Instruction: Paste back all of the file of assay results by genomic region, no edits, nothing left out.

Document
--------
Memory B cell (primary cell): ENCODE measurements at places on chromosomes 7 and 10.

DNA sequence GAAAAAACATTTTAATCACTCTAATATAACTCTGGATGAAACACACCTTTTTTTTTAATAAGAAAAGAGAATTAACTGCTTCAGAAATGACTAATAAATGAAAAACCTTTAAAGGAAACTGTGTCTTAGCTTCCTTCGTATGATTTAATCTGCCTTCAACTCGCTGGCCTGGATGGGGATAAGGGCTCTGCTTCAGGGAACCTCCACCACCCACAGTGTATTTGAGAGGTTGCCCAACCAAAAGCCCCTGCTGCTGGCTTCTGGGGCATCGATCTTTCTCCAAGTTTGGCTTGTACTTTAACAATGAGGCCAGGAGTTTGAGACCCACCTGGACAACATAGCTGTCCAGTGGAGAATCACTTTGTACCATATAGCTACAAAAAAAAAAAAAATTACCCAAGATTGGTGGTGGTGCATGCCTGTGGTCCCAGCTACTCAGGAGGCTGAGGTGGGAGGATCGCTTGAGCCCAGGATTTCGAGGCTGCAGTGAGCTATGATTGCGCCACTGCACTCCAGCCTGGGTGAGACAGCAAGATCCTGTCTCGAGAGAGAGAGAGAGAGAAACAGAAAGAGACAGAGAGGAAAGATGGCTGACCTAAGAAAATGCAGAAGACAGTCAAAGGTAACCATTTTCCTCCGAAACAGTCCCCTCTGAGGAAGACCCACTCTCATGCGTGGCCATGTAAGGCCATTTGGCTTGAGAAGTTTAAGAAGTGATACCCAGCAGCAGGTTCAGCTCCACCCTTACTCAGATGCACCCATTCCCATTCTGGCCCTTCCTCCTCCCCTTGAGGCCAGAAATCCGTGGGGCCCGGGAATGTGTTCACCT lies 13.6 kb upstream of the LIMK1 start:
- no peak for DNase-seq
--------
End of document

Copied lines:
Memory B cell (primary cell): ENCODE measurements at places on chromosomes 7 and 10.

DNA sequence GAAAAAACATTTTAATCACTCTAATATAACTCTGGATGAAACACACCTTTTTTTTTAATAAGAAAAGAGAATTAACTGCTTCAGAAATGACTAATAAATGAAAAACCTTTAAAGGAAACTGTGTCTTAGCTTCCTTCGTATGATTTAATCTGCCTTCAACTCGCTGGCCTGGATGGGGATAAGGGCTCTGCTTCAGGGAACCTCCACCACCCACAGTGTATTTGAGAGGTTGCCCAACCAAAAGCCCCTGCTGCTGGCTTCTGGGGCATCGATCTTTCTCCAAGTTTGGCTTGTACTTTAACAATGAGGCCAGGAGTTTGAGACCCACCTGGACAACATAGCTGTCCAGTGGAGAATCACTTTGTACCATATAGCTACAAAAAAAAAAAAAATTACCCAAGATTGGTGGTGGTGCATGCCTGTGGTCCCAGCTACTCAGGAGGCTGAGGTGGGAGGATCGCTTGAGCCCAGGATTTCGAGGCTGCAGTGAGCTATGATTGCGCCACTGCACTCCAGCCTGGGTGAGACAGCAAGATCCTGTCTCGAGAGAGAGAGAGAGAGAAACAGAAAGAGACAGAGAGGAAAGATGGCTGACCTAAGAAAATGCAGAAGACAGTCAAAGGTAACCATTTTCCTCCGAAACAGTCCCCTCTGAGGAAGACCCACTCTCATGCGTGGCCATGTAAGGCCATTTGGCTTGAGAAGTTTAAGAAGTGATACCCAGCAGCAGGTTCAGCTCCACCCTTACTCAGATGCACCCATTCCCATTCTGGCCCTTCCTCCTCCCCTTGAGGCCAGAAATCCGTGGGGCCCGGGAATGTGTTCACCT lies 13.6 kb upstream of the LIMK1 start:
- no peak for DNase-seq